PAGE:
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Butterbredt Spring Weekend Campout: 25-26 April, 2015, 8:00 a.m.

April 16, 2015
Hoary Bat (R. Seidner 4/27/12)

Hoary Bat (R. Seidner 4/27/12)

On Saturday and Sunday, 25-26 April, we will hold our annual spring camping weekend at the Butterbredt Spring Wildlife Sanctuary and the riparian habitat of Kelso Creek, surrounded by the high desert.   Birds we will see are desert residents – hummingbirds, roadrunners, owls, thrashers, and orioles for example – spring migrants (some years we see all eleven western warblers at the spring), and specialties such as Piñon Jays and Golden Eagles.   Despite the drought, our host reports green grass, wildflowers, nesting owls and many other birds.   Travel will be on graded dirt roads, passable by almost any car. We will camp in a spot close to Kelso Creek and north of Kelso Valley.   Refill your gas tank in Mojave and bring water for cooking and washing.

Special Events: We will be celebrating the 90th birthday of our Sageland Ranch host, Keith Axelson, and there will be extra guests. It will be nearly impossible for campers to also attend the Sat. April 25 afternoon Memorial Service for Maja Block at Mt. Piños, so we will recognize her at dinner and bring food to share on Saturday night.

Family guide: A great camping trip. In fact, we encourage families to attend this camping trip.  This is the desert, so please be careful of common desert hazards and equipment: driving off-road, thorny cacti, loose rock and sand, insufficient water, basic camping and emergency supplies.  We are invited to stay at Sageland Ranch, home of one of our long-time chapter members.   There will be camping space for all, but in order to reduce demands on our host, please bring water for cooking and washing.  Some firewood would be greatly appreciated too.   You can cook on the main campfire or on one of the barbecues.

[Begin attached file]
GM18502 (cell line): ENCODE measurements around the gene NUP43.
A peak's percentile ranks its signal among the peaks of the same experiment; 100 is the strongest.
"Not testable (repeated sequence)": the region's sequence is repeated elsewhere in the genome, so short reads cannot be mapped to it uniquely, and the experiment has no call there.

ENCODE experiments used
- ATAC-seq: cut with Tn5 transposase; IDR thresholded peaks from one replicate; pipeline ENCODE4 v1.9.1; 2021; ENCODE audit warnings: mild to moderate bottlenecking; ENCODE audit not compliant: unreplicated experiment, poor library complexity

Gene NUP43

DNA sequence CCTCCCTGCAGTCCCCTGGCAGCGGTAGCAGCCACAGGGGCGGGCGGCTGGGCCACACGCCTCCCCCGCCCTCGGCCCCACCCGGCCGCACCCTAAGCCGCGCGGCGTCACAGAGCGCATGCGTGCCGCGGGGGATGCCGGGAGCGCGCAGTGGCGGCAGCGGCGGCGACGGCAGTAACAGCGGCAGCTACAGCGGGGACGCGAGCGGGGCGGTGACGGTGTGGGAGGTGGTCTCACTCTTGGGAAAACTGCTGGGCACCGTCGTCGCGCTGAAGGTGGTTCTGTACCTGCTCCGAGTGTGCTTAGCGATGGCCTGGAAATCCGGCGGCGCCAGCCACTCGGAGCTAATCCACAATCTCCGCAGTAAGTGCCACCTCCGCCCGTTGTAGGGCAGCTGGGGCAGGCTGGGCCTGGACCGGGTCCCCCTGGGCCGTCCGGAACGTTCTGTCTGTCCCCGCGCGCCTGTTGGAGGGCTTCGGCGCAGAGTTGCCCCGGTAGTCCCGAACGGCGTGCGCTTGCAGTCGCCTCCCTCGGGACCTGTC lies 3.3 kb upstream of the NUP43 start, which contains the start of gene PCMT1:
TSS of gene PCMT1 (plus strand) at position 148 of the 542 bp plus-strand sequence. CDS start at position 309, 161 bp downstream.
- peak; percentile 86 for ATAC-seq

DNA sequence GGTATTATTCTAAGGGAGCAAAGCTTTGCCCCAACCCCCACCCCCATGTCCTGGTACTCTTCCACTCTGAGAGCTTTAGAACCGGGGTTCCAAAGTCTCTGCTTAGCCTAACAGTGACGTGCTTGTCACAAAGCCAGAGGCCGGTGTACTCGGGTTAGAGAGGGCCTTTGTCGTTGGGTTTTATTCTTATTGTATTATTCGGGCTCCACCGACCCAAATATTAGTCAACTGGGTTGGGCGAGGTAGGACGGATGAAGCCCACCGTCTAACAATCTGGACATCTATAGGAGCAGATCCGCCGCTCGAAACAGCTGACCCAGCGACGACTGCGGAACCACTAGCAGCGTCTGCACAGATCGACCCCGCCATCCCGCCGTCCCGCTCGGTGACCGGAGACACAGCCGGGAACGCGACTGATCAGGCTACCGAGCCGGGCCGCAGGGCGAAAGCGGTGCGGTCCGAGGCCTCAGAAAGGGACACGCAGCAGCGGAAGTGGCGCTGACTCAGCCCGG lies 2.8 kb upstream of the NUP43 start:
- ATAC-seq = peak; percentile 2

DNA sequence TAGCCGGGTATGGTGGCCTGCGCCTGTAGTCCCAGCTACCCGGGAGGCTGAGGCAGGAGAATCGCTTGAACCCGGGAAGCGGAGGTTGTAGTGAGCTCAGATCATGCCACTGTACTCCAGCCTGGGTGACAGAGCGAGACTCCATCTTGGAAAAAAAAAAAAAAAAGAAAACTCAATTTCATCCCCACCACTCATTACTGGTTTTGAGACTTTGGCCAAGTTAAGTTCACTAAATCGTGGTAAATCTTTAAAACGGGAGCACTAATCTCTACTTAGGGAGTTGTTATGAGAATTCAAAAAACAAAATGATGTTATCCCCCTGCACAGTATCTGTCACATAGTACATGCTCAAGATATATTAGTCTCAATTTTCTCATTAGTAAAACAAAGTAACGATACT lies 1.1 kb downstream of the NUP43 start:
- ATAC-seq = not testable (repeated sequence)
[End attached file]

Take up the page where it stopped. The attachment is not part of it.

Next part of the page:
Sphinx Moth at Beavertail Cactus flower (R. Seidner 4/27/13)

Sphinx Moth at Beavertail Cactus flower
(R. Seidner 4/27/13)

Participants must phone or email the leader to sign-up for this trip.
Leader:  Mary Prismon   (310-457-2240)   <goldcrownking [AT] msn.com>

They will need to sign a release form which will be available at the beginning of the trip.   Leave your name and telephone number with the contact person in case of cancellation due to bad weather.

Links to Trip Reports: April 2013, April, 2012, May 2010

[Directions] From Santa Monica:

The rock admiration society (R. Seidner 11/3/12)

The rock admiration society, Kelso Valley Chapter
(R. Seidner 11/3/12)

San Diego Freeway north to Highway 14 which goes east and north through the Antelope Valley to the town of Mojave, where you should refill your gas tank. From Mojave continue on Highway 14 about 20 miles to the Jawbone Canyon turnoff. Take Jawbone Rd. for 6.2 miles and take the right fork. Go another 5.7 miles to the Butterbredt Sign, turn right and go another 0.9 miles to the spring. Travel time is about 2½ – 3 hours from Santa Monica.  We have heard that the unpaved roads are newly graded.    If you have an FRS radio, bring it along tuned to Channel 11, privacy channel 22.
Meet at the spring at 8:00 a.m.
Late-comers should be able to find us in the vicinity of the main grove until at least 8:30.
[Chuck Almdale]
Link to Google Map of probably route

Butterbredt Spring gate (L. Johnson 4/26/13)

In those halcyon days of yore, this was the Butterbredt Spring gate
(L. Johnson 4/26/13)

California Native Plant Sale: 18 April, Theodore Payne

April 15, 2015
Hummingbird Sage & Canyon Sunflower<br />(J.Garrett 5/11)

Hummingbird Sage & Canyon Sunflower
(J.Garrett 5/11)

Nearly all local aficionados of California native plants know that Theodore Payne Foundation for Wild Flowers and Native Plants is one of the best sources around. These semi-annual sales are a great time to stock up on stuff to replace your lawn. Throughout the sale, TPF staff and volunteers will be on hand for sage advice.